13. The Natural State of Mahāmudrā


A Dharma Teaching by His Holiness Rimay Gyalten Sogdzin Rinpoche


Section 13


The Natural State of Mahāmudrā

A Teaching by H.H. Rimay Gyalten Rinpoche


In the beginning, we all learn about cause and condition, how all things are created by causes or conditions. Those fortunate enough to be connected with the Path of Mahāmudrā also learn about the ground, the path, and the attainment.

To remind us to avoid the extremes, help us see the bigger picture with more opened mind, and keep our mind on the goal rather than the means along the Mahāmudrā Path, the following is a popular and profound teaching that is often taught on the subject. The nature of our mind cannot be realized simply by being taught, as it is beyond words and intellectual comprehension. It needs to be realized through taking a path on our own, a middle path between the extremes. Avoiding the extremes, as far as progressing along the path is concerned, is like not closing our eyes when we are trying to see something.

In Mahāmudrā :

There is no Cause, but faith and devotion are the causes of Mahāmudrā

There is no Condition, but the holy Guru is the Condition of Mahāmudrā

There is no Ground, but the unmodified mind is the Ground of Mahāmudrā

There is no Path, but the undistracted mind is the Path of Mahāmudrā

There is no Attainment, but the self-liberation of mind into reality is the Attainment of Mahāmudrā.



No Cause, but faith and devotion are the causes

We have been told that everything that happens is a result of cause and condition. But here it is said that Mahāmudrā has no cause. Does it mean that it has no cause; then nothing will come to fruition? No. When it comes to Mahāmudrā, it is already everything; nothing needs to become something else. Mahāmudrā is beyond cause. You cannot cause Mahāmudra. Saying something is the cause of Mahāmudrā, is like saying that your body is the cause of the space the body is in. Space has always been there, unchanging, unmoved, like Mahāmudrā.

When we talk about causes, we refer to something like seeds that we plant in order to grow something. That something has to come from somewhere; something must have arisen, been produced, occurred, taken place, or given birth. That something is always limited by our concept of it. And Mahāmudrā is beyond any concept of ‘something.’  In Mahāmudrā nothing is produced, changed, or has truly occurred. It is beyond birth and it is the natural state that is not and cannot be governed by any conceptual theories that can be intellectually explained. It just isn’t a thing. It is so pure and natural that no cause can or needs to exist. It is simply all within Dharmakaya -- no form, no formlessness, no room for causes, it cannot be influenced by conditions, nothing can come from it, and there is nowhere it can go.

The point of this reminder is to keep us from being too attached to causes, the concept of causes, or the need to find causes for everything. At the same time, try to get a glimpse of the natural state which is vast and empty like space and beyond cause.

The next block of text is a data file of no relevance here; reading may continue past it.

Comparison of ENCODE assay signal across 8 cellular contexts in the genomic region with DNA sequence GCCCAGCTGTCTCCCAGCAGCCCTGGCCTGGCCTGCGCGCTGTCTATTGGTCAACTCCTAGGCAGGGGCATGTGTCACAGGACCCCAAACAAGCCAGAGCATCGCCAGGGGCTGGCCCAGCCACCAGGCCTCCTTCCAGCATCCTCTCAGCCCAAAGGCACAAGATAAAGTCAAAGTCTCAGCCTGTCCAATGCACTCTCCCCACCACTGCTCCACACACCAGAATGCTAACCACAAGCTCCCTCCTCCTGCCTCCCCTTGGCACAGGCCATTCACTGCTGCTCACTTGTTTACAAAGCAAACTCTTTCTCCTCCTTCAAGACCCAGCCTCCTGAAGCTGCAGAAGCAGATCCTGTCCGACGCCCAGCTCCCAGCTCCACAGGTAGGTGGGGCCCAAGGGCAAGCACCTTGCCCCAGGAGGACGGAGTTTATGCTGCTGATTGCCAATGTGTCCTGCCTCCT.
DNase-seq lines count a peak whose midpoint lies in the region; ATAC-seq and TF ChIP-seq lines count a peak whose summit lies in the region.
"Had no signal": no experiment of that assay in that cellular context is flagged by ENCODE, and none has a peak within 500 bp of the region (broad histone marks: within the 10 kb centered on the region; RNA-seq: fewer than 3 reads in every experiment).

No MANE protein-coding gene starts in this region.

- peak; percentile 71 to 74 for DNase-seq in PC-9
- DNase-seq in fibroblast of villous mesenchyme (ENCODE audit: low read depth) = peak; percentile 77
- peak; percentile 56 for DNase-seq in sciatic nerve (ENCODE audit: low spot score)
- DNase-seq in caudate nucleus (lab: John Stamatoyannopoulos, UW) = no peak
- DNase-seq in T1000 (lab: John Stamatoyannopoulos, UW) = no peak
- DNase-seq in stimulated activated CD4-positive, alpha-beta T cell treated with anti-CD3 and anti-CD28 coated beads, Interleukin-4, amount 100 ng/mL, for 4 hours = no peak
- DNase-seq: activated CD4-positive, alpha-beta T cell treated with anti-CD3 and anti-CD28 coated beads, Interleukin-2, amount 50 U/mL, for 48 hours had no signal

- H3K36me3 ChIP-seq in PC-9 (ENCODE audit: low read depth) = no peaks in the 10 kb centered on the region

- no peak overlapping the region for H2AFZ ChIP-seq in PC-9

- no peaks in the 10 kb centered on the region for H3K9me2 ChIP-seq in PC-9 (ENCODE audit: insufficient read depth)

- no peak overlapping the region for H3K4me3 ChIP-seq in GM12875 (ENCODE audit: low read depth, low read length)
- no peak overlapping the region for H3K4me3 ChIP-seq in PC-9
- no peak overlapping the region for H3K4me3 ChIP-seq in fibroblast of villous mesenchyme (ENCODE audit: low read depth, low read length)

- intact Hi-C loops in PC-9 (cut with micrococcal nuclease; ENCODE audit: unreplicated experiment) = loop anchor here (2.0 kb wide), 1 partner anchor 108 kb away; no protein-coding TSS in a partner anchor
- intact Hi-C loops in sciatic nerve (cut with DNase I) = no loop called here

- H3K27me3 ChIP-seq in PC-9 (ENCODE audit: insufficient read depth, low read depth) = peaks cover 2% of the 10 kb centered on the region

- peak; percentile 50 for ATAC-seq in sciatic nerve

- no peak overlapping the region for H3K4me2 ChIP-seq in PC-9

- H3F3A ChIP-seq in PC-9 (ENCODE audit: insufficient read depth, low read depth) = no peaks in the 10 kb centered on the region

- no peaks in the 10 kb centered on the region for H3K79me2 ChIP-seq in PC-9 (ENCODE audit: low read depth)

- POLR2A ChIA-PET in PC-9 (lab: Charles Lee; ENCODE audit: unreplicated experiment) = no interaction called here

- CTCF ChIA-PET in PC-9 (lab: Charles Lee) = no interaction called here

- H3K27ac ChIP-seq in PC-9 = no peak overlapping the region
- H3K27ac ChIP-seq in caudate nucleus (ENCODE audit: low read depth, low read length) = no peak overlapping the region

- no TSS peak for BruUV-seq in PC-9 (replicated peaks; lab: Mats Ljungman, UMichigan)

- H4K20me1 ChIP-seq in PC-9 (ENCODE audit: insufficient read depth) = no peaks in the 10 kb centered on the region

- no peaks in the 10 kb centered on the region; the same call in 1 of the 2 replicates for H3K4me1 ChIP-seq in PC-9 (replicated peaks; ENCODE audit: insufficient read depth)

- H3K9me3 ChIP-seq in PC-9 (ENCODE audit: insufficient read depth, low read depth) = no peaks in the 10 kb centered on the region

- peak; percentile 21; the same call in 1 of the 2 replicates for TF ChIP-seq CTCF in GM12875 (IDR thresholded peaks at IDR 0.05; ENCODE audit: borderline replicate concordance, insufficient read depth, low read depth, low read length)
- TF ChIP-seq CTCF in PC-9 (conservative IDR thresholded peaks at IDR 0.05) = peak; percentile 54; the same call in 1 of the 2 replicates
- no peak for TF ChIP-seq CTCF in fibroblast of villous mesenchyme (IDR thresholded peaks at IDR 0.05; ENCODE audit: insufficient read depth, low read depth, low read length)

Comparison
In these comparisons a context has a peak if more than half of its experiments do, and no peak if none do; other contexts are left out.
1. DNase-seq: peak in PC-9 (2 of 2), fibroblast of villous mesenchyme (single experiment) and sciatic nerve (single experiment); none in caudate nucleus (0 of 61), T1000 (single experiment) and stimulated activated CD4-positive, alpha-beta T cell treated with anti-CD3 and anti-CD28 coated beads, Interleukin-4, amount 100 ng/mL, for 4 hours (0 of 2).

But if there is no cause, how do we reach enlightenment? Do we, or does anyone, just sit there and wait for enlightenment to drop into our laps? Is there nothing that we can do, no seed that we can plant? How can it come to fruition? Of course we do not just sit and wait for luck. We do need to have a cause. But is that a contradiction? No. Perhaps we can say that there is a cause required to lead us to the realization of the causeless natural state of Mahāmudrā . Faith and devotion are the causes. Have faith in what? Have faith in the Three Jewels and the Three Roots. Have faith in the Buddha and his pure intentions to show us and continue to show us the way to liberation, have faith in the absolute truth of the Dharma without doubt, have faith in receiving all the support we need from the noble sangha, have faith in the compassion, wisdom, and ability of our guru, have faith in the swift, effective, and positive attainment the Yidams can bring us, and have faith in fully trusting and relying on the protection from the Dharmapalas. Have devotion to what? Have devotion to reach enlightenment for the benefit of all sentient beings. Have devotion to the Three Jewels and the Three Roots. If we do not have faith and devotion, Mahāmudrā is useless to us, no seed is planted, no recognition, no realization, no fruition. So they are the causes in Mahāmudrā.


No Condition, but the holy Guru is the Condition

Just like no causes, there cannot be conditions in Mahāmudrā. Mahāmudrā is beyond condition, beyond any concept of condition. It is so pure and natural it cannot produce or be produced by any conditions. You cannot change it, improve it, damage it, or distort it. It is totally immune to any condition that we can think of. Just like nothing can take root in space, while everything is within space.